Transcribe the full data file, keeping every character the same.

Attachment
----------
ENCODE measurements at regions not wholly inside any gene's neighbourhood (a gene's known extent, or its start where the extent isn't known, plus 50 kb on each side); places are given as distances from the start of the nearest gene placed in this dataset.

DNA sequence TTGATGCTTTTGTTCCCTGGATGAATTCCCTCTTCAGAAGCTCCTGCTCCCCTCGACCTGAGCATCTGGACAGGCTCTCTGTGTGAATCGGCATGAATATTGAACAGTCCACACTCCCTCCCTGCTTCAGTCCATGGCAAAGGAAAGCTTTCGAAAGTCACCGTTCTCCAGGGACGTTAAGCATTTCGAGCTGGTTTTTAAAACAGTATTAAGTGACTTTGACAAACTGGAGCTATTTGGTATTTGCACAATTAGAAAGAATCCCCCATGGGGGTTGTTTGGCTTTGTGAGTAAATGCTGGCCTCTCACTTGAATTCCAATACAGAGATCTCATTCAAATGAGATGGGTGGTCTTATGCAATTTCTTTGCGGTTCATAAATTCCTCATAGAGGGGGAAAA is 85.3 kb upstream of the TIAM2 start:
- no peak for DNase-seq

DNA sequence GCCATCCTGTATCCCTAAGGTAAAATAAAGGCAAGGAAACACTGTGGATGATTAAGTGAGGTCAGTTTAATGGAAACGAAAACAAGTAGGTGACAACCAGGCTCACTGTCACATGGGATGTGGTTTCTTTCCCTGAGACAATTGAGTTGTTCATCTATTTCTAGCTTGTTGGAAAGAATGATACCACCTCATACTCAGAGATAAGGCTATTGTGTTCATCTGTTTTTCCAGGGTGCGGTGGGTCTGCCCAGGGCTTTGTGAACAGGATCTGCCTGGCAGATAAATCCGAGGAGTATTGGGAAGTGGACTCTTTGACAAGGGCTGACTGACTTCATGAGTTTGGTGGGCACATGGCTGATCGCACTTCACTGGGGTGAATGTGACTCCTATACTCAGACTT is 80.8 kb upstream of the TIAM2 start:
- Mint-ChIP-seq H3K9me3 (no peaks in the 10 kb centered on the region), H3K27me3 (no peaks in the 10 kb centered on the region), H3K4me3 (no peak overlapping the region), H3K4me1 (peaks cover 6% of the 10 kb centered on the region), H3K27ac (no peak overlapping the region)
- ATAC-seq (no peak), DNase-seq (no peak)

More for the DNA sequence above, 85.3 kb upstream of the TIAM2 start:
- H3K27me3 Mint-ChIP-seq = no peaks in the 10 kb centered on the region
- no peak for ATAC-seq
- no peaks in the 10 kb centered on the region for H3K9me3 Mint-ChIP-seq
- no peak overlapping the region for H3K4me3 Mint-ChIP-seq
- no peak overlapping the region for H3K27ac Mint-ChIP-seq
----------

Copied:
ENCODE measurements at regions not wholly inside any gene's neighbourhood (a gene's known extent, or its start where the extent isn't known, plus 50 kb on each side); places are given as distances from the start of the nearest gene placed in this dataset.

DNA sequence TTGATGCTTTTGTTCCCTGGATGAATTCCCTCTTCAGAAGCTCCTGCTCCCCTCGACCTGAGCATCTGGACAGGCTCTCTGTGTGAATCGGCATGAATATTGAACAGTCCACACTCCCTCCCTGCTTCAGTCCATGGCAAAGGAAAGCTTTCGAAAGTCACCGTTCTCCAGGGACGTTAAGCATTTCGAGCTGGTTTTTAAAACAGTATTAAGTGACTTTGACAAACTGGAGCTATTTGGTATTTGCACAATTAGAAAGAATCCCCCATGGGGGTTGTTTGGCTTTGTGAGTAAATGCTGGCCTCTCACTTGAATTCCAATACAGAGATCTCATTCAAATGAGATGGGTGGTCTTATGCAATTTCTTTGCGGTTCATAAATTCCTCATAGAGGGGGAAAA is 85.3 kb upstream of the TIAM2 start:
- no peak for DNase-seq

DNA sequence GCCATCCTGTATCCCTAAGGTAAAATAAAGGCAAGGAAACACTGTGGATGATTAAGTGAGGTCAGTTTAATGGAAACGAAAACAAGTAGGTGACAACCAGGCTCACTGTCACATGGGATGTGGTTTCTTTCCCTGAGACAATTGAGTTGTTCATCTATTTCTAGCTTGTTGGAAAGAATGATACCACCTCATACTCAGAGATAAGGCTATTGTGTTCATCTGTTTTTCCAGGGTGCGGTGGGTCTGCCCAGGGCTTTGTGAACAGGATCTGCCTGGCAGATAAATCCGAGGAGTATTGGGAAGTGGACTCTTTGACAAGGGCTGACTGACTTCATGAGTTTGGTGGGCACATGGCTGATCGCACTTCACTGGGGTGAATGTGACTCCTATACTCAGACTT is 80.8 kb upstream of the TIAM2 start:
- Mint-ChIP-seq H3K9me3 (no peaks in the 10 kb centered on the region), H3K27me3 (no peaks in the 10 kb centered on the region), H3K4me3 (no peak overlapping the region), H3K4me1 (peaks cover 6% of the 10 kb centered on the region), H3K27ac (no peak overlapping the region)
- ATAC-seq (no peak), DNase-seq (no peak)

More for the DNA sequence above, 85.3 kb upstream of the TIAM2 start:
- H3K27me3 Mint-ChIP-seq = no peaks in the 10 kb centered on the region
- no peak for ATAC-seq
- no peaks in the 10 kb centered on the region for H3K9me3 Mint-ChIP-seq
- no peak overlapping the region for H3K4me3 Mint-ChIP-seq
- no peak overlapping the region for H3K27ac Mint-ChIP-seq